Lead Presenter: Evan Parkinson
Faculty Advisor/Principal Investigator: Dan Adams
Method of Presentation: Poster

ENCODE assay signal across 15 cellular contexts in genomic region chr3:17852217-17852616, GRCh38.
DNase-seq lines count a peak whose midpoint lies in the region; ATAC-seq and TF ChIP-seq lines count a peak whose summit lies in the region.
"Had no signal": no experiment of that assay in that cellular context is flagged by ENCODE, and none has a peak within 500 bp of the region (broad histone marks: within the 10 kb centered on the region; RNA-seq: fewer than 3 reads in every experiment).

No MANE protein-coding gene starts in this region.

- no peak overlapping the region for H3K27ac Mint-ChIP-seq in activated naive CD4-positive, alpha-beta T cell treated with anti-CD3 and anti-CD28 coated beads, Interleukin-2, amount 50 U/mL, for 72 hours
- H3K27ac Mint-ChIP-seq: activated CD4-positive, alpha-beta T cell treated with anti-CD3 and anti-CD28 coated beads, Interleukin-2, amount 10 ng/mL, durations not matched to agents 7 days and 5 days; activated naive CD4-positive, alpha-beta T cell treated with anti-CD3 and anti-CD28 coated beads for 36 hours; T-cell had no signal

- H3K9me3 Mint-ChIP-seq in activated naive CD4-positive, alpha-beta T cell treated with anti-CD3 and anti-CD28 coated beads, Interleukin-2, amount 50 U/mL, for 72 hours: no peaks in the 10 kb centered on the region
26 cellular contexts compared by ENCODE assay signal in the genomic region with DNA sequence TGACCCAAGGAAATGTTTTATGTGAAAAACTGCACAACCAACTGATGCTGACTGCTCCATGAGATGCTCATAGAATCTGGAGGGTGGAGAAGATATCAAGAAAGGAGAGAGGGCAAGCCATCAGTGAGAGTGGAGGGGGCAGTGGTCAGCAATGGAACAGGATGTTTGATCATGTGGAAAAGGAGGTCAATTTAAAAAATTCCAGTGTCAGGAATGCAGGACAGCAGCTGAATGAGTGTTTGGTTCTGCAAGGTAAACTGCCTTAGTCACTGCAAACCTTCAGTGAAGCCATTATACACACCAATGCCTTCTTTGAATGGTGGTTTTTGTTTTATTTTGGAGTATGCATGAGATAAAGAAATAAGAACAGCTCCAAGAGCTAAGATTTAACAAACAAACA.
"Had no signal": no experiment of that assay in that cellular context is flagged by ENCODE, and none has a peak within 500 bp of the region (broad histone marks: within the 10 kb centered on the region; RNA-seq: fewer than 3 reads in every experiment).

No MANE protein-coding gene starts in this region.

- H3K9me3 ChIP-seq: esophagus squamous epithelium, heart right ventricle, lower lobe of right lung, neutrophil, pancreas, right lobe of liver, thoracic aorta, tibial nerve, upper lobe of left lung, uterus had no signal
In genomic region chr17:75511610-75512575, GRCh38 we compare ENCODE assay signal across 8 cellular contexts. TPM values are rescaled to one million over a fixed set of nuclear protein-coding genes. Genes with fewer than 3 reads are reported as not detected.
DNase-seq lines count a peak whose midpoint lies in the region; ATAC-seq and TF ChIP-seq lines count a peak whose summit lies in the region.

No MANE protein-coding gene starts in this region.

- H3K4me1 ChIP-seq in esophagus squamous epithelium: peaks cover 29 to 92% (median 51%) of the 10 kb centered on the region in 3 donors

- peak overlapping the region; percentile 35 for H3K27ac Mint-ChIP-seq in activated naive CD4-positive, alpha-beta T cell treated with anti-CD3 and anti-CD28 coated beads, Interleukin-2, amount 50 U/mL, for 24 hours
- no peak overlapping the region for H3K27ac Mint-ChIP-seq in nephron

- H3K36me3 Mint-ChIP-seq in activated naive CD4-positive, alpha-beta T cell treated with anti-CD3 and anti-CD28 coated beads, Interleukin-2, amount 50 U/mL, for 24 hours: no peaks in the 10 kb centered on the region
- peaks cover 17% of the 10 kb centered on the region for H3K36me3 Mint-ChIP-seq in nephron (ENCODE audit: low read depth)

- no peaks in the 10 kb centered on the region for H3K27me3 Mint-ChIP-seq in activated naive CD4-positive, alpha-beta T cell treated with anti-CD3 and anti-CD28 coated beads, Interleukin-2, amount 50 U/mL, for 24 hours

This project examines the design of the rowhouse, a typical housing type found in Boston, and the manipulation of the rowhouse typology to provide ‘working’ spaces on the ground floor that could be filled with commercial program. The inclusion of commercial activity at the ground floor of a low-rise neighborhood provides a mixed use for the neighborhood, therefore driving an active street life and a safe neighborhood for a variety of users. In this sense, the neighborhood begins to pay for itself with commercial activity and drives the market of surrounding neighborhoods. The manipulation of the building’s section provides different spaces. The use of 1.5-story spaces forms a shift in spaces that can include commercial activity and units that can accommodate a variety of living situations. Once a prototype was developed, it was then implemented on a real site. Located in Roxbury, the ground floor condition of each “face” of this low-rise complex responds to its context by either providing an open commercial space, a small studio/office condition, or an accessible unit. This site was split down the middle to provide a “woonerf”, or shared street, that would foster low-scale commercial activity to facilitate residents of the adjacent neighborhood to reactivate the commercial zone around Roxbury’s Dudley Square.